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The ‘Ties That Bind’ film festival comes to a close with ‘Julia, Toda En Mi’

The poetic Spanish language film, “Julia, Toda En Mi,” drew a crowd at the last showcase of the Ties that Bind Latin American Film Series festival Thursday night.

 

“Julia, Todo En Mi,” or “Julia, All In Me” translated in English, is directed by Ivonne Bel (“Una Pasión Llamada Clara Lair”) and is a true story based on the life of the great Puerto Rican poet Julia de Burgos.

 

“It’s not a movie,” Chicano and Latino Studies instructor Victor Rodriguez said. “It’s basically a documentary.”

 

Burgos’s story was told in a series of letters that she wrote to her sister, Consuelo. She talks about the hardships that she experienced being away from her home in Puerto Rico and traveling between New York and Cuba.

 

Actors such as Benicio del Toro (“Snatch”) and Jacobo Morales (“Lo Que Le Pasó A Santiago”) were among the various artists, directors and writers that read Burgos’s poems in-between segments of the film.

 

Of the poems read, Del Toro gives the most powerful reading of a touching poem called “Dame Mi Numero” (“Give me my Number”). It is a beautiful poem with the closing line in English, “Give me my number, because if not, I will die after death.”

 

This film is definitely geared toward fans of her work. Those who are not familiar with her poems or her life will have a hard time watching the film.

 

The film tells her story almost entirely in Burgos’s own words through her letters and poems.  It is a unique way to tell the story of her life, rather than presenting only straightforward interviews. 

 

The film’s style was fitting for the life of a poet. The way it was presented in Burgos’s own words makes the film feel like a poem itself.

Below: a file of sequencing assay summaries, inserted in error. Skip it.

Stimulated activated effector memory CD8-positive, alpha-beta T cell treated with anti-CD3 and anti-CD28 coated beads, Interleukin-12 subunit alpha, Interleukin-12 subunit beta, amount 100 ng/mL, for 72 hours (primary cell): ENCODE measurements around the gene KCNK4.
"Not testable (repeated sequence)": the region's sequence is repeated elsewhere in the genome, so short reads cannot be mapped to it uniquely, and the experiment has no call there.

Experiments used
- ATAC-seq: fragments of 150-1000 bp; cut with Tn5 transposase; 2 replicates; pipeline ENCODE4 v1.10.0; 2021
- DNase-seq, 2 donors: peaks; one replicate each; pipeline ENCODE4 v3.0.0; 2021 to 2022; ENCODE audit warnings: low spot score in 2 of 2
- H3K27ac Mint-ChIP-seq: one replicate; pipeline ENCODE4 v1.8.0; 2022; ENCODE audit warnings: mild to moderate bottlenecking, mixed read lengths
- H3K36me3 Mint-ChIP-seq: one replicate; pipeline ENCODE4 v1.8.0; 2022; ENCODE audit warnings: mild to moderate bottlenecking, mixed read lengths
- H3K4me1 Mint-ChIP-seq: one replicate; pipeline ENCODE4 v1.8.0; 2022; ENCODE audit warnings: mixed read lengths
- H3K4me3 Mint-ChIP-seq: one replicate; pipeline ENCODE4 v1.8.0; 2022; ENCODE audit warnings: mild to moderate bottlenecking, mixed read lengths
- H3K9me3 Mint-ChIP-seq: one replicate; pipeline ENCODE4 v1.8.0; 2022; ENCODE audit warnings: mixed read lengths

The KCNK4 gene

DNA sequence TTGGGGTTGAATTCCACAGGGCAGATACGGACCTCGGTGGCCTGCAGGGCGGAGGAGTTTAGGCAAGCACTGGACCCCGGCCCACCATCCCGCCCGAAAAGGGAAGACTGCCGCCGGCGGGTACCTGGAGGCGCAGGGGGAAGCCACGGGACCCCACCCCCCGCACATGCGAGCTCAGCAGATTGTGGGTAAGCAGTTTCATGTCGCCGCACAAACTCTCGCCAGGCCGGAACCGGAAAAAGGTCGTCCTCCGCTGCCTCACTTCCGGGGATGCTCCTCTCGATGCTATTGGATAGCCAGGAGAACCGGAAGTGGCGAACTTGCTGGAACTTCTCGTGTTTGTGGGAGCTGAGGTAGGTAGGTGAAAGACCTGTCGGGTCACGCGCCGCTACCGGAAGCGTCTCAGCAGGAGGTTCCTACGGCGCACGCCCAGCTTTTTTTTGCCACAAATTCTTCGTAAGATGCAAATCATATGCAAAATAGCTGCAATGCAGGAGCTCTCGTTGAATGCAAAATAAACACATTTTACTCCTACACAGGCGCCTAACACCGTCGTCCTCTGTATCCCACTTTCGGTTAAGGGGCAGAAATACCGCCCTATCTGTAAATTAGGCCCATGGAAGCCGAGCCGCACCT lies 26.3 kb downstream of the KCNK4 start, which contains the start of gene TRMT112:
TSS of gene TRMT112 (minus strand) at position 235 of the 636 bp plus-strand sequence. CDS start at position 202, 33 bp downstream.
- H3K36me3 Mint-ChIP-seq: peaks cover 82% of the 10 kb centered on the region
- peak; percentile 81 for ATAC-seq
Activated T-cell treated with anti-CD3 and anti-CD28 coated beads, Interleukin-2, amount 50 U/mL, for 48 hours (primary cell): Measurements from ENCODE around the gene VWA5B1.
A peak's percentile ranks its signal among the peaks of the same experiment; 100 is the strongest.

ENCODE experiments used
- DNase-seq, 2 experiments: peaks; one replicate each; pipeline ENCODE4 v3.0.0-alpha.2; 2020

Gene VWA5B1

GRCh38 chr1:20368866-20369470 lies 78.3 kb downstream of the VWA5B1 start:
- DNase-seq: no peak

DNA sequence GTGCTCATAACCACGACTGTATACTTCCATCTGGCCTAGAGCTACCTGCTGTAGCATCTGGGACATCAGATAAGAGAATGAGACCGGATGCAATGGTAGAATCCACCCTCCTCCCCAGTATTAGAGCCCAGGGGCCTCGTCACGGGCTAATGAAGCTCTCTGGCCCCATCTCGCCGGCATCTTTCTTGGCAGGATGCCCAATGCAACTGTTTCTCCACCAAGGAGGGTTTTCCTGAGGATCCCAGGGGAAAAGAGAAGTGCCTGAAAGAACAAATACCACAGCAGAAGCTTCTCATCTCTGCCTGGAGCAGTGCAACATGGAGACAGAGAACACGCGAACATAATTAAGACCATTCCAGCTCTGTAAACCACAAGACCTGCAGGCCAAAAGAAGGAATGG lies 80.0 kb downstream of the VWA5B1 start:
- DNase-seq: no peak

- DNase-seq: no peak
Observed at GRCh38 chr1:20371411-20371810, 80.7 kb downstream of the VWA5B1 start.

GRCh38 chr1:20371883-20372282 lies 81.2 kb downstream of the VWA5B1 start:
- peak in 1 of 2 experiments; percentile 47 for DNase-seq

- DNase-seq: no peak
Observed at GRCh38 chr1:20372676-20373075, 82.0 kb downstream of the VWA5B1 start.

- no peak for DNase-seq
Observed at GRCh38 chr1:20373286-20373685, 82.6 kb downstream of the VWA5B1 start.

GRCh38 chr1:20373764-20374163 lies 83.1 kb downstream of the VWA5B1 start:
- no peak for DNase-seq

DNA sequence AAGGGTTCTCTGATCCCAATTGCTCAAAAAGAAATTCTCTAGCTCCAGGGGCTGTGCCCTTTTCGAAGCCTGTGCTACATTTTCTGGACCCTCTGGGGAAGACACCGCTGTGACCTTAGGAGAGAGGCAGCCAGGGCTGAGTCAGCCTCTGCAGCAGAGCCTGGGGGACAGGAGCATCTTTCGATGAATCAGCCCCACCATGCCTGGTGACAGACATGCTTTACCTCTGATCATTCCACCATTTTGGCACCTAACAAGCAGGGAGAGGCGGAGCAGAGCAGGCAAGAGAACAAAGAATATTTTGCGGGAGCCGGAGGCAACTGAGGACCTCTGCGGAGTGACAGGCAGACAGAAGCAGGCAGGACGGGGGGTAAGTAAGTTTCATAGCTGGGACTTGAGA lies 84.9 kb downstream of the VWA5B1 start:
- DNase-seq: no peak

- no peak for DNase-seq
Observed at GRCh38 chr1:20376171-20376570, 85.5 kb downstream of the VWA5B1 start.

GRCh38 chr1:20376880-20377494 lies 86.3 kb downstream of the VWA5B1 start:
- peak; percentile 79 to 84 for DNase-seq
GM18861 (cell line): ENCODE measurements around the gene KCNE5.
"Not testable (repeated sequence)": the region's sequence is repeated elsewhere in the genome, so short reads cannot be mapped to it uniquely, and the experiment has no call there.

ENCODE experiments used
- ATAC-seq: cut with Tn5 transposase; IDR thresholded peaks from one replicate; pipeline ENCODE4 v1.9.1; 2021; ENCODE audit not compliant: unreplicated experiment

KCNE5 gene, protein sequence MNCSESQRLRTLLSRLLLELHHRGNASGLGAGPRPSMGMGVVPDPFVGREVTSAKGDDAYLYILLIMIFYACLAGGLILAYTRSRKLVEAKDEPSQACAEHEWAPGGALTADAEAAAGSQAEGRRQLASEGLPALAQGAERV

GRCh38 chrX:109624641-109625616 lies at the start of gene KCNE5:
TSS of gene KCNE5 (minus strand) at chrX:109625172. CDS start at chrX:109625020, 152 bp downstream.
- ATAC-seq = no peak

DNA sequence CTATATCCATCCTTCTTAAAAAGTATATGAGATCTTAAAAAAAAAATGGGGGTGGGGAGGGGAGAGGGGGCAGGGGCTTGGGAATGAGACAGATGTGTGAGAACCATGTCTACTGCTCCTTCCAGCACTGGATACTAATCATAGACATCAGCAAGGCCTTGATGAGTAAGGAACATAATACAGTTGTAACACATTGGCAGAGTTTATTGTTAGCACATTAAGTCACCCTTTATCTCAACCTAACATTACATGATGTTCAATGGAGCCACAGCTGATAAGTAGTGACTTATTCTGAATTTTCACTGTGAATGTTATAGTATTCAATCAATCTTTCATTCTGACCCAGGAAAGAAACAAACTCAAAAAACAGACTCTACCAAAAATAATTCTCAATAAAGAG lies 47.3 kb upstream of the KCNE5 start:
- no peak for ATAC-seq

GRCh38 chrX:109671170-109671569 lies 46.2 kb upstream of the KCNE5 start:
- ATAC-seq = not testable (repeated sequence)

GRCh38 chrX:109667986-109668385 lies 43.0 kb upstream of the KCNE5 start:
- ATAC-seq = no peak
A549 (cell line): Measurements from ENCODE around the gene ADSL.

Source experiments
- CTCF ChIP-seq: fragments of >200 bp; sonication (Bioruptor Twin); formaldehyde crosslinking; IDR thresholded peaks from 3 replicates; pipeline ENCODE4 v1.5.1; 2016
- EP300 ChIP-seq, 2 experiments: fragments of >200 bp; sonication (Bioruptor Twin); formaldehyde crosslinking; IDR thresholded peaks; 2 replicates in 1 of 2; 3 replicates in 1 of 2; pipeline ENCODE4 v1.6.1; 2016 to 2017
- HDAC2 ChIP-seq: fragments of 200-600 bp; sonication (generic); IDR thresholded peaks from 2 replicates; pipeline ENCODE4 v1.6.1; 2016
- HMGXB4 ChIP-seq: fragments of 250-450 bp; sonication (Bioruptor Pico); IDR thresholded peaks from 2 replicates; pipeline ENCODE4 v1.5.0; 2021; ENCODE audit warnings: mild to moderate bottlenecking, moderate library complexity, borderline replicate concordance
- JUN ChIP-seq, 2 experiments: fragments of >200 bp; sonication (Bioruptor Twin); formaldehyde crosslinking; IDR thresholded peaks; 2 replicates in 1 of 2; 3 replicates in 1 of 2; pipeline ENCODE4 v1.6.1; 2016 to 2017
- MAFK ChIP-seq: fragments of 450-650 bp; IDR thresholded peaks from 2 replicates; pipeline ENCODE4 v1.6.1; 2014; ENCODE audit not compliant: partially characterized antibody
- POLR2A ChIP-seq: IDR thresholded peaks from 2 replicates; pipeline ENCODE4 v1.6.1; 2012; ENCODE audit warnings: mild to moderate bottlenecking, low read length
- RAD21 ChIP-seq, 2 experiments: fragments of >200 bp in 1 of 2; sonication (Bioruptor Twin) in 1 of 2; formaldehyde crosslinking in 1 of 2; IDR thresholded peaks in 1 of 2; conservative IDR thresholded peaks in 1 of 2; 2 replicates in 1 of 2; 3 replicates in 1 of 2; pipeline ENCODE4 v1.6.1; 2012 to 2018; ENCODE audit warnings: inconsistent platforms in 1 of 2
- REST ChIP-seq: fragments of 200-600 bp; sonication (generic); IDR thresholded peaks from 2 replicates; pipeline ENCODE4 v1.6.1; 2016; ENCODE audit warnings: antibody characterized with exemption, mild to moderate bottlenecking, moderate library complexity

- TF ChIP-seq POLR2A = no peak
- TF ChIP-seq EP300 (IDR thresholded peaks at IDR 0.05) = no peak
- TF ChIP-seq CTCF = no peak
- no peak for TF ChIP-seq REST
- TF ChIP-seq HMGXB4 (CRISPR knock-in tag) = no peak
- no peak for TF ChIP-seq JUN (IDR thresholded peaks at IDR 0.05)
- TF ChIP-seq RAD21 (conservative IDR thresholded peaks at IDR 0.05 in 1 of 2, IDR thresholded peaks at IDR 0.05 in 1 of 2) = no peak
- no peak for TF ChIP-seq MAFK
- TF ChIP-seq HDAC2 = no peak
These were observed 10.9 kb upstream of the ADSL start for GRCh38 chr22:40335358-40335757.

Unlike previous films in the series that were presented in 35 mm film print, this feature was presented on a DVD.

 

Unfortunately, at the end of the film, the disc had some problems, making the final poem unwatchable because it kept skipping and ended up pixilated.

 

“It was a tragic end to a beautiful film,” Jerry Mosher, chair of the Film and Electronic Arts department said.

 

This film concluded the ‘Ties that Bind’ series that was put together by José Sánchez-H. from the film department. According to Mosher, Sánchez has put on this film festival for the past 10 years.

 

“In each of the films presented, the main characters have ties that bind them to other people and their countries,” Sánchez said via email. “The theme ‘Ties that Bind’ focuses on the way we are connected with places and people.”

 

Sánchez didn’t attend film screenings this month because he is on medical leave.

 

Despite the abrupt ending due to technical problems, the Ties that Bind Latin American Film Series festival featured an array of life stories that was both interesting and insightful toward that culture.

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